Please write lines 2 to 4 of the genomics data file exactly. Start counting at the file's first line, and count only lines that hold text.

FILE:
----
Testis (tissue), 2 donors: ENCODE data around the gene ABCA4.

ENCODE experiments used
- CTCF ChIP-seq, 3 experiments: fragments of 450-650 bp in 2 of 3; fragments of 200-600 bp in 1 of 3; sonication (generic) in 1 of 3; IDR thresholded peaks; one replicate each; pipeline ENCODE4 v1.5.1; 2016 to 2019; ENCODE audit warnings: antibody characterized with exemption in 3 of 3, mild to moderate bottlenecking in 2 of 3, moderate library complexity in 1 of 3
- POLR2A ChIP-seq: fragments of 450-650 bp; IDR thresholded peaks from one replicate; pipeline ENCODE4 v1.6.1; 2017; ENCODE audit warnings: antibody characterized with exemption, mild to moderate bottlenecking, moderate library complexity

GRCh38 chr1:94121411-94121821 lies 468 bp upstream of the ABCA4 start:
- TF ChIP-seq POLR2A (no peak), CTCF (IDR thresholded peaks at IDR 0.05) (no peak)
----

ENCODE experiments used
- CTCF ChIP-seq, 3 experiments: fragments of 450-650 bp in 2 of 3; fragments of 200-600 bp in 1 of 3; sonication (generic) in 1 of 3; IDR thresholded peaks; one replicate each; pipeline ENCODE4 v1.5.1; 2016 to 2019; ENCODE audit warnings: antibody characterized with exemption in 3 of 3, mild to moderate bottlenecking in 2 of 3, moderate library complexity in 1 of 3
- POLR2A ChIP-seq: fragments of 450-650 bp; IDR thresholded peaks from one replicate; pipeline ENCODE4 v1.6.1; 2017; ENCODE audit warnings: antibody characterized with exemption, mild to moderate bottlenecking, moderate library complexity